10 Snowshoe Tips for Race-Day Success

The snowshoe racing season is underway! Major annual events occur as the USSSA Dion Snowshoe National Championship Qualifiers begin their calendar in December, culminating at the February 24-26, 2012 Frisco, CO championship event. Here are ideas to consider for an enjoyable–and perhaps better–race and race day.

1. Often driving to a national qualifier or other important snowshoe race involves hours in your personal hot rod sled to get there. It is important to remember the drive time is actually prerace prep time where important steps are taken for body and mental fueling. A simple failure like forgetting a meal can ruin your athletic performance. I drink the Wilderness Athlete’s High Performance Meal Replacement shakes that I pre-mix and have ready in the refrigerator so when leaving there is no rushing around; in fact, your entire race-gear program should be packed and ready to load the night before.

Healthy fruits and snacks are at aid stations like this one at the Whitetail USSSA Qualifier, Riverfalls, WI

I time my drink so four hours before the race’s start I consume my favorite early morning flavor, vanilla. Don’t take chances buying random goodies at the gas station along the way; such choices might create mayhem like a tornado in the stomach. Why risk your race?

Music provides the ideal atmosphere for thinking through your prerace chores, strategy for the race, and how you expect to race the finish. The time-in-car can be used to focus your thoughts so nervousness is kept at bay.

2. On those frozen days like these two snowshoers are experiencing

Shelly Wilson and Mike Most fuel after a -10 degree USSSA snowshoe race qualifier

(about -10 F outside the tent; inside it’s a balmy 0 F), keeping the energy levels up at the start and replenished at the finish (this photo) is a key. During the race eat, too. At the Winterrific State Championship Snowshoe Race in a Minneapolis suburb, there is the USSSA qualifying distance of six miles, but more daunting is a 10-mile and a 20-mile start, too.

Those two races are long, and provide plenty of time on snow for exertion; the need to add fuel for the body on a consistent basis is not lost. I carry Wilderness Athlete Performance bars and gels to supplement aid station fare. Whatever choices you make, just don’t get caught without food. Energize with good calories.

3. Tackle the administrative details early on race day. Steve Shelerud and I arrived at the Boulder Ridge Snowshoe Race qualifier north of Duluth hours before the start, which meant we secured a prime parking spot.

With no line, Steve Shelerud gets his race bib quickly

Access to one’s vehicle and supplies is critically important, so much so that it should be a major consideration on one’s plan. Adding or subtracting clothes, running back to make a last-minute adjustment, all of those things are available to you if the vehicle is handy.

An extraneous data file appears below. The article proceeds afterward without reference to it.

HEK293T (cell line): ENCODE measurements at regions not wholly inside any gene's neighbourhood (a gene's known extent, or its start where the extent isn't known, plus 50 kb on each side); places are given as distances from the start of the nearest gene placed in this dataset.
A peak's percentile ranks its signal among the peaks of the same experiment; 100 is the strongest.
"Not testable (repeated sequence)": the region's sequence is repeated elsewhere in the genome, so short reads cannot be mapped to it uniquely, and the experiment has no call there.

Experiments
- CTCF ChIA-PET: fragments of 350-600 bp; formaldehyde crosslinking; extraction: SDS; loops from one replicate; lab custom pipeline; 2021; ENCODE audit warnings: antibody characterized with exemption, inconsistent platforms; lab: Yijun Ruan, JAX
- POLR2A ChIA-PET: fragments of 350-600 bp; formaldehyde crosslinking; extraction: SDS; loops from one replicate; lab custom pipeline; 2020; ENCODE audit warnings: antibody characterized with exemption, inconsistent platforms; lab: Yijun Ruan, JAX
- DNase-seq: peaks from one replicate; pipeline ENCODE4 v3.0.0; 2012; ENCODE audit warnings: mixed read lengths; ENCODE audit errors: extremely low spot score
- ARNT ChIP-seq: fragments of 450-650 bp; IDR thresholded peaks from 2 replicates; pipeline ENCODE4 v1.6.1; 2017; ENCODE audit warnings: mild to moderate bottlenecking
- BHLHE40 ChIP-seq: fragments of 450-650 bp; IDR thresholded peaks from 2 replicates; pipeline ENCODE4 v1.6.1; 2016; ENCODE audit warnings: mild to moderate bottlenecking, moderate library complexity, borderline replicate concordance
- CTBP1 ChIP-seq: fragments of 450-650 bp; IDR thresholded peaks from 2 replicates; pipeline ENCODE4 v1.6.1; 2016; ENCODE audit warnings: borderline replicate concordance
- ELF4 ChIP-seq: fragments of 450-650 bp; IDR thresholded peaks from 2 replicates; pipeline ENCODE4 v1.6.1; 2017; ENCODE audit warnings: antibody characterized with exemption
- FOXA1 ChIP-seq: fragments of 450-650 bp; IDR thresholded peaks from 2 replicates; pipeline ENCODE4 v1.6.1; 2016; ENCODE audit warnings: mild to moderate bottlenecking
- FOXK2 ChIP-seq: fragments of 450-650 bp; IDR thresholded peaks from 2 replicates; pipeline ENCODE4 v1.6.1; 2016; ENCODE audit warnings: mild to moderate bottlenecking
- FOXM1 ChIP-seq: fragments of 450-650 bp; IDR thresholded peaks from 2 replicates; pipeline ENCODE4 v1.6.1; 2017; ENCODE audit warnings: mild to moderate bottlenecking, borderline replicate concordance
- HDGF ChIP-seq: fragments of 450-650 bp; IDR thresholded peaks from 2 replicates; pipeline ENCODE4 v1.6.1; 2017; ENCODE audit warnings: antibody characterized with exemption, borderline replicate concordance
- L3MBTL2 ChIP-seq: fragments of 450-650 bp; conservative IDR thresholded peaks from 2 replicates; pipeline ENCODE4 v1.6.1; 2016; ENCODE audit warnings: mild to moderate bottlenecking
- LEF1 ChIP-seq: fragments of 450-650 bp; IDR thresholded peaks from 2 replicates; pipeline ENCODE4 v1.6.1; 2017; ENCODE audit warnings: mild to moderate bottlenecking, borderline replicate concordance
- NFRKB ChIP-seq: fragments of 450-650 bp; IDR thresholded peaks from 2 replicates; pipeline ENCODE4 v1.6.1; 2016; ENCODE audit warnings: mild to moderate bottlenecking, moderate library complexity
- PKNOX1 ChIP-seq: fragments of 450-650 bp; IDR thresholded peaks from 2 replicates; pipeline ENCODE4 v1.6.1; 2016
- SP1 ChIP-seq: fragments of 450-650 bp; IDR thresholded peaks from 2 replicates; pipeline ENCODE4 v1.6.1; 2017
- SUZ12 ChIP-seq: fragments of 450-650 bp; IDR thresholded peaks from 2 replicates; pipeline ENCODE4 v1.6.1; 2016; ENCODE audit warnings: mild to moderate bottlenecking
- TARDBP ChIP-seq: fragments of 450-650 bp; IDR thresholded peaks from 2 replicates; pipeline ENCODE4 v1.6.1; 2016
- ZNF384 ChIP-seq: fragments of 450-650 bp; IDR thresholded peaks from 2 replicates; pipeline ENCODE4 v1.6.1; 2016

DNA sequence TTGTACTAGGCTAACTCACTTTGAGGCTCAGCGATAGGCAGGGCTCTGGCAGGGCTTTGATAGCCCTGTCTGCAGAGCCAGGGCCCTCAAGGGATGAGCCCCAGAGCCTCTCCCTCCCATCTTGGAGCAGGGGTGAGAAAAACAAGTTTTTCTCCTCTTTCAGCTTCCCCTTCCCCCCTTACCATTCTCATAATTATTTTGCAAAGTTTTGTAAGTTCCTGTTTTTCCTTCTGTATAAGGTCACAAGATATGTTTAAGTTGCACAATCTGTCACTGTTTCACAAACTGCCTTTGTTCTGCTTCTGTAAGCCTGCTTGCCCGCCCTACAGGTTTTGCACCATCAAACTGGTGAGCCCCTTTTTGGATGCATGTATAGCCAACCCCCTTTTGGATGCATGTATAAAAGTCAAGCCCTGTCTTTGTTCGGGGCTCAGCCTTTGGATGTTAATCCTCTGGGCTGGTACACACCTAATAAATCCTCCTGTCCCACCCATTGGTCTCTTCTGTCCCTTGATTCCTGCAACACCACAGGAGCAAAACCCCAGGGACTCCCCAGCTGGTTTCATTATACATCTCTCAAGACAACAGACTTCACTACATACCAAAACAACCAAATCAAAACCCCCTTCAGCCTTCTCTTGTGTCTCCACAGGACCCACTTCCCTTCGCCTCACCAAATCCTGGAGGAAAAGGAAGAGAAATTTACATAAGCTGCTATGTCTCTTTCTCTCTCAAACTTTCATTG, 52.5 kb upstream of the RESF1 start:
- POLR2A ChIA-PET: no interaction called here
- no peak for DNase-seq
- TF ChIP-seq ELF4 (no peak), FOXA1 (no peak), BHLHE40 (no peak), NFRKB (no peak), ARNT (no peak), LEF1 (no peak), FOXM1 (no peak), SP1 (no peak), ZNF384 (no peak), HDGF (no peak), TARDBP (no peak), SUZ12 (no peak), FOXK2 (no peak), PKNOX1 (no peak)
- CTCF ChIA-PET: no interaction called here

Another advantage: when registration opens, one can get their race number, perhaps a timing chip if the event uses those and the goody bag. Getting that step out-of-the-way is a key (see photo above of Shelerud) because, yes, you will have pre-registered. Why not? There is generally a generous discount to do so plus nothing concentrates focus like a date set for a race.

Canham tossing snow on a downhill practice for his next scheduled race

You may plan out your entire season like Snowshoe Magazine writer, Brad Canham, does with a strategy to peak at the national championships.

Then, a racer has plenty of time to prepare for the day’s conditions and hasn’t had the hassle of waiting in line.

4. Keep safety top-of-mind. Snowshoes are appliances of a sort. They can hurt you. They have crampons which are constructed with various metals shaped in order to be sharpish, so the trail can be handled easier. That means they can filet you much like this fish that was given by the Chippewa Trail Ultra to its men’s winner.

Wynn Davis original artwork awarded to men's overall Chippewa 50km champion

Actually Wynn Davis, very speedy on his own right, created the fish plaque from wood and other pieces; but you get the idea. The most hazardous moment of a race is the start. You can’t assume everyone knows not to step on someone’s snowshoe, or a competitor won’t trip of their own volition and land smack dab in front of you or worse, on you. While waiting for the gun or horn, allow space from those in front of you, and make sure others around you do the same. “Be safe out there” was the motto of the Hill Street Blues’ police force at the beginning of every episode; adopt it as your own.